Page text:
Fly the BluebirdBeau a.k.a. Trevor Midgley returns with another fine album stripped back compelling singer songwriter fare with his latest release entitled “Fly the Bluebird” which is comprised of 14 new tracks the first since “The Way it Was” which was released back in 2011.“Fly the Bluebird” is just Beau accompanied by his 12 string guitar and was recorded during March 2013 at a Studio in Norfolk.If you are familiar with his previous material there is much to like here and it inspired me to dig out my own dusty 12 string and attempt to pick out the melodies that he has laid down. I failed miserably!!I particularly liked the closing number “Wings” which I’m sure he wont mind me saying this reminded me very much in vocal stylings of another great artiste who also does not get the recognition they deserve i.e. Wizz Jones.I think this latest release is only available as a download but head on over to his website located at www.trevormidgley.com for further infoBeau writes sharply observed and at times quite stinging, resonating lyrics and this is no bad thing. There is much to like on this latest venture of his and if 60s/70′s songwriters are your bag I suggest you investigate further forthwith.
BEAU – Fly The Bluebird (Cherry Red)
Anyone with an interest in the British music scene of the late 60s may remember Beau, the first artist to release a record on John Peel’s Dandelion label. Issued in July 1969, ‘1917 Revolution’, a song about the Russian uprising, echoed the English protest folk also being produced by the likes of Al Stewart and Roy Harper.No 1 in the Lebanon, it’s success back home was considerably less spectacular but generated sufficient interest to spawn two albums, the eponymous debut and 1971’s Creation. A third was planned for 1972, albeit to be released under the name of John Trevor (his real name being Trevor Midgley) although the only recording that saw light of day was ‘Sky Dance’, part of the label’s swansong compilation, There Is Some Fun Going Forward.Beau may have been subsequently consigned to the land of the musical forgotten, but he’s remained active, albeit mostly as a songwriter, interest being rekindled with reissues of the two albums in expanded formats and, in 2009, the release of Edge Of The Dark featuring five recordings from the scrapped third album alongside other previously unreleased tracks. This in turn was followed by Fables & Facades, a Cherry Red collection of full band versions of songs recorded between 1978 and 2000, 2011’s re-recordings of previously unissued material, The Way It Was and, last year, Twelve Strings To The Beau, featuring numbers recorded with Jim Milne and Steve Clayton from Tractor between 1975-1985.He returns now with an all new download only collection, although, some subject matter aside, it sounds as though it could easily have been dusted down from the early 70s vaults. You may say it sounds dated, which, in the sense of being of a particular era, it does, but I think timeless might be a better description.
Little has changed over the years, his recordings still follow the one man and a 12 string guitar format, he still writes literate, caustic, sharply observed and politically resonant lyrics and he still conjures comparisons to such late 60s/early 70s contemporaries as Jackson C Frank, Phil Ochs, Dylan and, most strikingly, Harvey Andrews and Country Joe McDonald.Kicking off with the folk-blues title track’s coming storm warning and the lightly waltzing old guard’s reflections of ‘Death Of The Old Year’, political commentary protest also informs ‘Lenin’ (“where was the communism, please, in your community?”), the bluesy waltzing ‘Rooks & Ravens’ (Guantanamo Bay and its consequences), ‘Soldiers Of Fortune’ (the mercenaries of economics), ‘So Far Away’ (the shifting face of military technology), ‘Singapore’ (the self-generating decline of the British Empire) and ‘The Hum Of The Cable’ which echoes Thomas Jefferson’s message about how it only needs good men to do nothing for evil to thrive.Elsewhere, ‘That Silver Door’ addresses the nature of television news and those that report it, while the sleeve notes describe the sardonic and bitingly amusing ‘A Curious Man’ as one “for pub philosophers, barrack-room lawyers and dinner-party bores everywhere” and the self-interest themed ‘All The Way Down The Line’ (the singalong chorus of which shares DNA with ‘Fog On The Tyne’) is ‘a slap across the unacceptable face….’Politics strikingly inform the personal too in the anger that burns through ‘When Gabriel Turns’, a powerful, hard-hitting portrait of the cruelty of dementia, so after all this bleakness it’s a relief to find the album closing on the slightly more hopeful notes of the chords-cascading ‘Saving Grace’’s possibility of redemption and, conjuring enduring optimism, ‘Wings’, even if its tumbling chorus refrain is melodically melody very reminiscent of Tom Russell’s ‘Blue Wing’. He may not have the critical and commercial cachet of Jake Bugg, but I know who I’d rate as the better troubadour.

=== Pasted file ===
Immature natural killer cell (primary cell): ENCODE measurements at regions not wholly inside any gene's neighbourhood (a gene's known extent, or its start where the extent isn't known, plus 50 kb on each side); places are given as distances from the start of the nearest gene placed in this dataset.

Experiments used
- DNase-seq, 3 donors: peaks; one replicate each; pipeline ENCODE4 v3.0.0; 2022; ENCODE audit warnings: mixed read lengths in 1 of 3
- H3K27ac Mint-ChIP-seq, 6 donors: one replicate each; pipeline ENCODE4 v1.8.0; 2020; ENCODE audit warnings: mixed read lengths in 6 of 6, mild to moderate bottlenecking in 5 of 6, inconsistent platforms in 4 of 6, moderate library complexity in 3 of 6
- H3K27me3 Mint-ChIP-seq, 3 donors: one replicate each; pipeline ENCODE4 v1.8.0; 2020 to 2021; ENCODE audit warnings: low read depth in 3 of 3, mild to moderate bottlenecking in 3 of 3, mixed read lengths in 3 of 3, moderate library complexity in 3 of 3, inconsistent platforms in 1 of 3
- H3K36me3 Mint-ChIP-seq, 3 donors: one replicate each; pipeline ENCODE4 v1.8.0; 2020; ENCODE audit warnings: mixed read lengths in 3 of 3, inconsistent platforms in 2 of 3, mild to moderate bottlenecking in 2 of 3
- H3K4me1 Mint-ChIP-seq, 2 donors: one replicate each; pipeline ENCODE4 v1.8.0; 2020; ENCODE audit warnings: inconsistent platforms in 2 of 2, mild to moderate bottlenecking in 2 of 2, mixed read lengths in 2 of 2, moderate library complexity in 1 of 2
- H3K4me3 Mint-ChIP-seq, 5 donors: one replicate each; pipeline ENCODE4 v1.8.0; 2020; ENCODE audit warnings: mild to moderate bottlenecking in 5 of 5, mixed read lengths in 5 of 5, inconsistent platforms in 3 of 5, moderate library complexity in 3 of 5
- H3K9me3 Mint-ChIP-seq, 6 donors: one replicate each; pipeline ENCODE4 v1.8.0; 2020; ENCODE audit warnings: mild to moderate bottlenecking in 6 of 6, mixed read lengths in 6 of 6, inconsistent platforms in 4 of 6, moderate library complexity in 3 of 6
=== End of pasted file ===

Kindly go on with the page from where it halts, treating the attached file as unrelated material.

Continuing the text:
Любопытный факт: песню “Lеnin” исполнил фолк-роковый певец Beau (настоящее имя Trevor Midgley) на своём альбоме “Fly The Bluebird”, последовавшем после прошлогоднего издания его винилового сета “Twelve Strings To The Beau”, на котором были собраны записи, сделанные почти сорок лет тому назад. Давненько я не слышал песен о вожде мирового пролетариата, да ещё с сарказмом. Дью, например, задаёт вопрос: “Where was the communism please, in your community?”. На альбоме довольно много политики. Прошёлся Дью, любимец Джона Пила, и по Штатам в песне “Rooks & Ravens”, затронув тему “коррозийного эффекта Guantanamo Bay”...
(An interesting fact: song “Lenin” is delivered by folk rock singer Beau (real name Trevor Midgley) whose album “Fly The Bluebird” follows up the last year’s edition of his vinyl set “Twelve Strings To The Beau” that collects the recordings made almost 40 years ago. It’s been a long time since I heard songs about the leader of the world’s proletariat, especially ones imbued with sarcasm. For example, Beau asks, “Where was the communism please, in your community?” There’s a lot of politics on the album. Beau, John Peel’s fave artist, also touched upon the States, in “Rooks & Ravens,” where he picks on the subject of “corrosive effect of Guantanamo Bay”...)